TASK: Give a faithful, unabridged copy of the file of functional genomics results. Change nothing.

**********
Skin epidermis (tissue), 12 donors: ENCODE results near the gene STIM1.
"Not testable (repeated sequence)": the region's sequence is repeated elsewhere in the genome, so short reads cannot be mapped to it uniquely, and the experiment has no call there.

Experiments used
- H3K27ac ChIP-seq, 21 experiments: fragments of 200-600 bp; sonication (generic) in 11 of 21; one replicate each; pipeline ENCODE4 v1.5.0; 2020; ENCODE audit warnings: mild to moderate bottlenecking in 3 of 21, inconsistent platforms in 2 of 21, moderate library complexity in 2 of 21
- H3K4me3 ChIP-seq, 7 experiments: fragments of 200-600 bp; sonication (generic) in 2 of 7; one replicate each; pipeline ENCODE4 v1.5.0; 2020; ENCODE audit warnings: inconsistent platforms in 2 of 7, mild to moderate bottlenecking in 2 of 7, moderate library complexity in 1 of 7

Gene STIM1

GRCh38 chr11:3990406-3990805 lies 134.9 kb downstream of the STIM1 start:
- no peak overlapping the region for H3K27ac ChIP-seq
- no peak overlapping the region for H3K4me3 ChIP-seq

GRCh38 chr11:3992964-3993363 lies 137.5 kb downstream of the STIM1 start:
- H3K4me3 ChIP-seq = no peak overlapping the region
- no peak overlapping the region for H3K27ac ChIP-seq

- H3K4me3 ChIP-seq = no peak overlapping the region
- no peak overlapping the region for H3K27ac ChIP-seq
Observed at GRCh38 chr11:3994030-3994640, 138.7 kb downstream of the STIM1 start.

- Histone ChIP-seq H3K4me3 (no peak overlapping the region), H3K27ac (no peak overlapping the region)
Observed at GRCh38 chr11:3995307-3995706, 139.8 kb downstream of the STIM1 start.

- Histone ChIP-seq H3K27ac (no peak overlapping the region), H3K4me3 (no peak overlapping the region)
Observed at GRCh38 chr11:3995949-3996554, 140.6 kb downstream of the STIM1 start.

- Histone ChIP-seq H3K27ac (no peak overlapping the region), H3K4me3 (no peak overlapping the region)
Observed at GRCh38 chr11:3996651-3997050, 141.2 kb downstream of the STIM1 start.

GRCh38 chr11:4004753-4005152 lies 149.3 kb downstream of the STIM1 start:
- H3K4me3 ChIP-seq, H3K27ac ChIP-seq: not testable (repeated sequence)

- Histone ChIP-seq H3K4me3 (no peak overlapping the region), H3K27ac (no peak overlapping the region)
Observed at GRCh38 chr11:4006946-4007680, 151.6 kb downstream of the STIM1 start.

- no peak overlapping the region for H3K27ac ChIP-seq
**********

Skin epidermis (tissue), 12 donors: ENCODE results near the gene STIM1.
"Not testable (repeated sequence)": the region's sequence is repeated elsewhere in the genome, so short reads cannot be mapped to it uniquely, and the experiment has no call there.

Experiments used
- H3K27ac ChIP-seq, 21 experiments: fragments of 200-600 bp; sonication (generic) in 11 of 21; one replicate each; pipeline ENCODE4 v1.5.0; 2020; ENCODE audit warnings: mild to moderate bottlenecking in 3 of 21, inconsistent platforms in 2 of 21, moderate library complexity in 2 of 21
- H3K4me3 ChIP-seq, 7 experiments: fragments of 200-600 bp; sonication (generic) in 2 of 7; one replicate each; pipeline ENCODE4 v1.5.0; 2020; ENCODE audit warnings: inconsistent platforms in 2 of 7, mild to moderate bottlenecking in 2 of 7, moderate library complexity in 1 of 7

Gene STIM1

GRCh38 chr11:3990406-3990805 lies 134.9 kb downstream of the STIM1 start:
- no peak overlapping the region for H3K27ac ChIP-seq
- no peak overlapping the region for H3K4me3 ChIP-seq

GRCh38 chr11:3992964-3993363 lies 137.5 kb downstream of the STIM1 start:
- H3K4me3 ChIP-seq = no peak overlapping the region
- no peak overlapping the region for H3K27ac ChIP-seq

- H3K4me3 ChIP-seq = no peak overlapping the region
- no peak overlapping the region for H3K27ac ChIP-seq
Observed at GRCh38 chr11:3994030-3994640, 138.7 kb downstream of the STIM1 start.

- Histone ChIP-seq H3K4me3 (no peak overlapping the region), H3K27ac (no peak overlapping the region)
Observed at GRCh38 chr11:3995307-3995706, 139.8 kb downstream of the STIM1 start.

- Histone ChIP-seq H3K27ac (no peak overlapping the region), H3K4me3 (no peak overlapping the region)
Observed at GRCh38 chr11:3995949-3996554, 140.6 kb downstream of the STIM1 start.

- Histone ChIP-seq H3K27ac (no peak overlapping the region), H3K4me3 (no peak overlapping the region)
Observed at GRCh38 chr11:3996651-3997050, 141.2 kb downstream of the STIM1 start.

GRCh38 chr11:4004753-4005152 lies 149.3 kb downstream of the STIM1 start:
- H3K4me3 ChIP-seq, H3K27ac ChIP-seq: not testable (repeated sequence)

- Histone ChIP-seq H3K4me3 (no peak overlapping the region), H3K27ac (no peak overlapping the region)
Observed at GRCh38 chr11:4006946-4007680, 151.6 kb downstream of the STIM1 start.

- no peak overlapping the region for H3K27ac ChIP-seq